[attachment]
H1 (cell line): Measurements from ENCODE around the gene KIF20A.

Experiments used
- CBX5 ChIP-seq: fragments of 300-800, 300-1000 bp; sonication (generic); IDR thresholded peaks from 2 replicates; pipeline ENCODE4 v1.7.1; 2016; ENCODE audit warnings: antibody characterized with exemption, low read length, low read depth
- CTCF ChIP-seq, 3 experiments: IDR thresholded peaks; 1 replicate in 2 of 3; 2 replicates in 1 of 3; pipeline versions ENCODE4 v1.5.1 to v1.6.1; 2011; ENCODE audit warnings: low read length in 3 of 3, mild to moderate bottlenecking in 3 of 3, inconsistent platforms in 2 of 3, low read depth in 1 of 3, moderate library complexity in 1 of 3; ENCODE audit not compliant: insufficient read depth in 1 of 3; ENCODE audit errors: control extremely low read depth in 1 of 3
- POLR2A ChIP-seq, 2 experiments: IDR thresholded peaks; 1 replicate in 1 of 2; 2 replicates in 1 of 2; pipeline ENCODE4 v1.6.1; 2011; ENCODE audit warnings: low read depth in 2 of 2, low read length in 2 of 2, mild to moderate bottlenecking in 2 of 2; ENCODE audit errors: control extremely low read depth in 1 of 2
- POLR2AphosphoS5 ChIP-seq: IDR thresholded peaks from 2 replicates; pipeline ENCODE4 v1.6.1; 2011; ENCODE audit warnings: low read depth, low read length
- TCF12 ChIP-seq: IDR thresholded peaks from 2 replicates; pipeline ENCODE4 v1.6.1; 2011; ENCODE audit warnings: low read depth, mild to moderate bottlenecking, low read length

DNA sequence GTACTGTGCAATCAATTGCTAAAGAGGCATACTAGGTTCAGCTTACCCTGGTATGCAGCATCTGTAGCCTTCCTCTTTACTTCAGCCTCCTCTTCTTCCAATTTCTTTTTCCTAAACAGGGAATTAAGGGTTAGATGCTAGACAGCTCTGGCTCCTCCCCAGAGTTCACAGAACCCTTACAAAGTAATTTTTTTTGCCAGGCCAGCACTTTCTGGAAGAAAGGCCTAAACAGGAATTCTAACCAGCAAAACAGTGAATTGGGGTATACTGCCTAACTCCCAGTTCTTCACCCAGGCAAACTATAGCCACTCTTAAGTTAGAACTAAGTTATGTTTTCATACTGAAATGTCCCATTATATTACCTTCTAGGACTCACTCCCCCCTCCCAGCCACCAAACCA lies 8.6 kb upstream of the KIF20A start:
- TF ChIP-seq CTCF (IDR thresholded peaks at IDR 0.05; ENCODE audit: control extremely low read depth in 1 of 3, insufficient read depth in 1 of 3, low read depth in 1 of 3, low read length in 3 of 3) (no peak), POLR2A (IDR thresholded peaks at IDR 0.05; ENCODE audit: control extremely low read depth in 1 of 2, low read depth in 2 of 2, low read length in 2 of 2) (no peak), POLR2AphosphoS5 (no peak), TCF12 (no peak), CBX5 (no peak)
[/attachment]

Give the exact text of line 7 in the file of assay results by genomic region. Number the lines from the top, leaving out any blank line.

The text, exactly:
- TCF12 ChIP-seq: IDR thresholded peaks from 2 replicates; pipeline ENCODE4 v1.6.1; 2011; ENCODE audit warnings: low read depth, mild to moderate bottlenecking, low read length